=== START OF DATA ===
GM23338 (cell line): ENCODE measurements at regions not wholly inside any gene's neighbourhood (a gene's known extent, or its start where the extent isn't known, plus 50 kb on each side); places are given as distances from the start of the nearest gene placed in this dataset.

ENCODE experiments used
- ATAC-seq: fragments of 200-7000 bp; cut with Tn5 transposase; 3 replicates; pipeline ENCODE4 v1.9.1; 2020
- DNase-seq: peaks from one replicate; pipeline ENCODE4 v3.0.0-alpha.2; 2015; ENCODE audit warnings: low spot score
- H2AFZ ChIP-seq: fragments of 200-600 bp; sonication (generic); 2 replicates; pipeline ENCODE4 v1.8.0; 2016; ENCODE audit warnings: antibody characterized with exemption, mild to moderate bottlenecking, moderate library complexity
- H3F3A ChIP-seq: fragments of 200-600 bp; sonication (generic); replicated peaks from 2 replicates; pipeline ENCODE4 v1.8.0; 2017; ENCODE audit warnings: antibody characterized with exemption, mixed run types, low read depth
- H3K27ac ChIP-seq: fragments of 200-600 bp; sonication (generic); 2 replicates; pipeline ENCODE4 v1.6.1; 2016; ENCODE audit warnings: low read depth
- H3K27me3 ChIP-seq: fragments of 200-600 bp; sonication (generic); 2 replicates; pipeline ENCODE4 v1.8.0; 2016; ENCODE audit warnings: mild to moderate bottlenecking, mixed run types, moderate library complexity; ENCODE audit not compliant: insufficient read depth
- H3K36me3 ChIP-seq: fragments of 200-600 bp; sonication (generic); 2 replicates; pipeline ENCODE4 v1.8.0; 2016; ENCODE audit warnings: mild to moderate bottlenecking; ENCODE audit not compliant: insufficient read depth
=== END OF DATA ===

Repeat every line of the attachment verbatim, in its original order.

GM23338 (cell line): ENCODE measurements at regions not wholly inside any gene's neighbourhood (a gene's known extent, or its start where the extent isn't known, plus 50 kb on each side); places are given as distances from the start of the nearest gene placed in this dataset.

ENCODE experiments used
- ATAC-seq: fragments of 200-7000 bp; cut with Tn5 transposase; 3 replicates; pipeline ENCODE4 v1.9.1; 2020
- DNase-seq: peaks from one replicate; pipeline ENCODE4 v3.0.0-alpha.2; 2015; ENCODE audit warnings: low spot score
- H2AFZ ChIP-seq: fragments of 200-600 bp; sonication (generic); 2 replicates; pipeline ENCODE4 v1.8.0; 2016; ENCODE audit warnings: antibody characterized with exemption, mild to moderate bottlenecking, moderate library complexity
- H3F3A ChIP-seq: fragments of 200-600 bp; sonication (generic); replicated peaks from 2 replicates; pipeline ENCODE4 v1.8.0; 2017; ENCODE audit warnings: antibody characterized with exemption, mixed run types, low read depth
- H3K27ac ChIP-seq: fragments of 200-600 bp; sonication (generic); 2 replicates; pipeline ENCODE4 v1.6.1; 2016; ENCODE audit warnings: low read depth
- H3K27me3 ChIP-seq: fragments of 200-600 bp; sonication (generic); 2 replicates; pipeline ENCODE4 v1.8.0; 2016; ENCODE audit warnings: mild to moderate bottlenecking, mixed run types, moderate library complexity; ENCODE audit not compliant: insufficient read depth
- H3K36me3 ChIP-seq: fragments of 200-600 bp; sonication (generic); 2 replicates; pipeline ENCODE4 v1.8.0; 2016; ENCODE audit warnings: mild to moderate bottlenecking; ENCODE audit not compliant: insufficient read depth